The willow oak is native to eastern and central United States ranging from New York to the panhandle of Florida and over to eastern Texas, Oklahoma, and southern Illinois and Kentucky. It can be found in wet lowlands, river floodplains, and richer upland soils.
The fast-growing deciduous willow oak reaches heights of 90-100 feet with a dense oval shaped crown. Its leaves are narrowly elliptical with a bristle tip and are 5 inches long, 1 inch wide. Its bark is smooth grayish brown and becomes dark gray and rough with shallow fissures as it ages. The yellowish-brown catkin flowers appear in the spring while its fruit, an acorn, matures in the fall and gets no bigger than ¼ inch to ½ inch long.
Ecosystem Service Value:
The acorns of the willow oak are a primary fall food source for many animals.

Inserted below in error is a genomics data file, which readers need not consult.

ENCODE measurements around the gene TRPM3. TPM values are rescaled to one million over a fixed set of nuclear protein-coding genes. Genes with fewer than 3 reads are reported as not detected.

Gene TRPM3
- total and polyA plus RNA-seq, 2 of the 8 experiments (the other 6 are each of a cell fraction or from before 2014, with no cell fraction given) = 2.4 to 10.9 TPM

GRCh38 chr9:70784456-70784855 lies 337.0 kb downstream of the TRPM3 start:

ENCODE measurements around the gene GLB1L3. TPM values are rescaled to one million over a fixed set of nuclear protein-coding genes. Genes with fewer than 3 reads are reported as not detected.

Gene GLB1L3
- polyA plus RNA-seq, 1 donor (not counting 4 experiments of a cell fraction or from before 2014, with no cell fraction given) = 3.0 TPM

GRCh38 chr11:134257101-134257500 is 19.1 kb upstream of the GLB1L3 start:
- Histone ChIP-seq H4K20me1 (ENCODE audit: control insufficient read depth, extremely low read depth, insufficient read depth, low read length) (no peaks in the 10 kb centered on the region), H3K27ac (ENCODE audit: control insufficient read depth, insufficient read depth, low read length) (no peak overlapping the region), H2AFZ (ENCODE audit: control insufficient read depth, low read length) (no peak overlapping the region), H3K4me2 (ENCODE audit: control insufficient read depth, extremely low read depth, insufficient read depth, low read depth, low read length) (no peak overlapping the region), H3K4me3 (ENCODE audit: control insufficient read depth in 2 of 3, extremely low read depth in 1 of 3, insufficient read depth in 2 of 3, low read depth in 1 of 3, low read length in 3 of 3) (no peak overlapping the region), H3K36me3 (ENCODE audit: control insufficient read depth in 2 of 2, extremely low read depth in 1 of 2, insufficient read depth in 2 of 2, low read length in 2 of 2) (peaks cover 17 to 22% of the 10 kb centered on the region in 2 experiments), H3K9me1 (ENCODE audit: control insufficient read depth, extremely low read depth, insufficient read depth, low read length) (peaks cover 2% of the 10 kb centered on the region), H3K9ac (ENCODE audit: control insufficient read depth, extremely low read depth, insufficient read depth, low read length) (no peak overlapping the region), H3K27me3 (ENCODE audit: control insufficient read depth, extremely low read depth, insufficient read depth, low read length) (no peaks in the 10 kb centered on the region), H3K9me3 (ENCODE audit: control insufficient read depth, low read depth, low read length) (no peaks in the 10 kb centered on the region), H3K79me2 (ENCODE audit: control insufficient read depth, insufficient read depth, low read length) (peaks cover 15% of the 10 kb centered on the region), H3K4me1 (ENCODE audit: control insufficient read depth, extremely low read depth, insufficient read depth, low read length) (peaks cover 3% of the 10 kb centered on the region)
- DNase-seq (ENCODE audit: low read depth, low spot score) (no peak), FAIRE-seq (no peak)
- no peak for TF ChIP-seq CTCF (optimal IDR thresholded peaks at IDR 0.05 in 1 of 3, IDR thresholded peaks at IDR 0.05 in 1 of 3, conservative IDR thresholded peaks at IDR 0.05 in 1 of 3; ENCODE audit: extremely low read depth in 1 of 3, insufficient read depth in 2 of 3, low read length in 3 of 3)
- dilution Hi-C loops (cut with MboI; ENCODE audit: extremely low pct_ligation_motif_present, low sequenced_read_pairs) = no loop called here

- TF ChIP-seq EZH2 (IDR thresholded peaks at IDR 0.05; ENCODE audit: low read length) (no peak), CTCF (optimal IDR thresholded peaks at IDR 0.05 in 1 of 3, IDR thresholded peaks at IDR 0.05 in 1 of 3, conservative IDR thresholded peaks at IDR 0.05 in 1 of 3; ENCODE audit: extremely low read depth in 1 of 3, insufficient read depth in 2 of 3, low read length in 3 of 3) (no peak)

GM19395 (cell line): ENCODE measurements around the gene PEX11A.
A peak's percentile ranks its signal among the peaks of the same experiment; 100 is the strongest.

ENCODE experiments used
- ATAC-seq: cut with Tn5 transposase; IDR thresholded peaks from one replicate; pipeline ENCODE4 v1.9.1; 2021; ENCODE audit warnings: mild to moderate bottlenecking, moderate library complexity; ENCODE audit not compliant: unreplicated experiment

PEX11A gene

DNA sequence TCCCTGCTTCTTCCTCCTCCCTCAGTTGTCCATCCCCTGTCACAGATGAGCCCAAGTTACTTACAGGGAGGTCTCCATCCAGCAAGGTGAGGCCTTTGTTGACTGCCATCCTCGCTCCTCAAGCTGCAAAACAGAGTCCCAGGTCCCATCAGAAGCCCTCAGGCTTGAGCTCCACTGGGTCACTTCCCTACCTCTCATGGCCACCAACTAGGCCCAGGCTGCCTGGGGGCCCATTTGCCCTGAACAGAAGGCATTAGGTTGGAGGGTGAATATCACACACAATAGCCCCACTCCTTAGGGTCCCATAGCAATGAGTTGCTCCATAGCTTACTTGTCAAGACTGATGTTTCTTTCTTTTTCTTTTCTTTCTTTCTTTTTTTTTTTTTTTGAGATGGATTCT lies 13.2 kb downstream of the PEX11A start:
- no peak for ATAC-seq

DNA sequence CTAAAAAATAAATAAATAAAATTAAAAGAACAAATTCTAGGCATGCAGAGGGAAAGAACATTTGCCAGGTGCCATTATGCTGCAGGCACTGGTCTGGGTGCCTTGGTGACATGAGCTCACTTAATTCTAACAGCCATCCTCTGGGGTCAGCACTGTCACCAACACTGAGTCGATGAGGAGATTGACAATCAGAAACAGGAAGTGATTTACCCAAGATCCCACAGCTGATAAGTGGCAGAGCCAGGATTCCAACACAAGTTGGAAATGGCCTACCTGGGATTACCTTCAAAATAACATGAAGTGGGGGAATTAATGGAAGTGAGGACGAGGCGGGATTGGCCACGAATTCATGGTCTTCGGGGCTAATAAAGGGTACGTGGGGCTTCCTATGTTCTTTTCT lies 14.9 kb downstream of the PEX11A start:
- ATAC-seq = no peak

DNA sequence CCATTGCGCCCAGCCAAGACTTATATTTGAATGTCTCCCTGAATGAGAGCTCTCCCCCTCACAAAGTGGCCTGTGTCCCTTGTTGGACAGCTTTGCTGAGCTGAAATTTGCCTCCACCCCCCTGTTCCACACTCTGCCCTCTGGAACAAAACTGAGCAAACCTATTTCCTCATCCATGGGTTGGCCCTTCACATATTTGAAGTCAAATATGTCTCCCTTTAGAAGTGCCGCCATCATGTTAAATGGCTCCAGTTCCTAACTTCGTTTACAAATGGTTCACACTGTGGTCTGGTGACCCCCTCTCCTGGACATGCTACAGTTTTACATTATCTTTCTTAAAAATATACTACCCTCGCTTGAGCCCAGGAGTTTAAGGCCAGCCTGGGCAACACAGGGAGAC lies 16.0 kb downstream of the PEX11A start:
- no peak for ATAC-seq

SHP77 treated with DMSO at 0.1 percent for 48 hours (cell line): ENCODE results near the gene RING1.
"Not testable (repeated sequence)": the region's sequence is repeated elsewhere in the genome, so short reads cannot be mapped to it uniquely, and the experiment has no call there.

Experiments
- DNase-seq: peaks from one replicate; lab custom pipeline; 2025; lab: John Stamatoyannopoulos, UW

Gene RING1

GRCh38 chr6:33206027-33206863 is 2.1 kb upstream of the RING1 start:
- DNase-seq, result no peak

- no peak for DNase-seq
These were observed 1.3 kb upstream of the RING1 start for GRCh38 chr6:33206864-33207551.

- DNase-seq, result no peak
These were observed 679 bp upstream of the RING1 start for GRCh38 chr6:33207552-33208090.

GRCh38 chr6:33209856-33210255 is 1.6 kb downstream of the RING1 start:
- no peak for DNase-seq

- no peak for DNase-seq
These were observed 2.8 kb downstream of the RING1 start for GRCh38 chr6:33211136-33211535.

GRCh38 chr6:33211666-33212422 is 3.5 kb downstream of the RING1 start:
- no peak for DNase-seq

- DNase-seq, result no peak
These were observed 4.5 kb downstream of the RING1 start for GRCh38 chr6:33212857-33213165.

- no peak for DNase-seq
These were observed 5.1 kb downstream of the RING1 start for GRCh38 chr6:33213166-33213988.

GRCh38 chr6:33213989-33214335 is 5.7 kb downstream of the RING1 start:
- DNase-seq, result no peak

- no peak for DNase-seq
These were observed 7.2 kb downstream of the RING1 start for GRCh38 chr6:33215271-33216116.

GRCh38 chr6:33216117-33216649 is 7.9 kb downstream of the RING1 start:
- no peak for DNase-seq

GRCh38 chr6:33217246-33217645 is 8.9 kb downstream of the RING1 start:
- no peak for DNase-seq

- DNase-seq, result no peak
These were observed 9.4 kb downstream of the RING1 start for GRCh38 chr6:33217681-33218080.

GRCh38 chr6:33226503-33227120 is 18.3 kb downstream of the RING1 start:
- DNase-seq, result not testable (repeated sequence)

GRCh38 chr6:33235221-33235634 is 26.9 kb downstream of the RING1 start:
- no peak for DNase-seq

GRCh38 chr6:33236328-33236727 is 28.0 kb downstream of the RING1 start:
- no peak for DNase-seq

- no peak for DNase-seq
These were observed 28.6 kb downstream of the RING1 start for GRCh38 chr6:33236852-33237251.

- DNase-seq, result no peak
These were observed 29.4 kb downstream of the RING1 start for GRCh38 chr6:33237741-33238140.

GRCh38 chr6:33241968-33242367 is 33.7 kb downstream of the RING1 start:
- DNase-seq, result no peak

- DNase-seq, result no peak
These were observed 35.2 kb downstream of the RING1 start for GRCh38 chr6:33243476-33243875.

Uses, Other Details:
The biggest use for the willow oak is as a shade tree along streets due to their fast-growing rate
Willow oaks are susceptible to a large number of diseases, including oak wilt, chestnut blight, shoestring root rot, anthracnose, oak leaf blister, cankers, leaf spots and powdery mildew. Potential insect pests include scale, leaf miner, galls, oak lace bugs, borers, caterpillars and nut weevils.
Species profile by Billie Rogers
Kirkman, L. Katherine., et al. Native Trees of the Southeast: An Identification Guide. Timber Press, 2007.
“Willow Oak Quercus phellos.” Arbor Day Foundation, https://www.arborday.org/trees/treeguide/TreeDetail.cfm?itemID=1202. Retrieved November 15, 2020.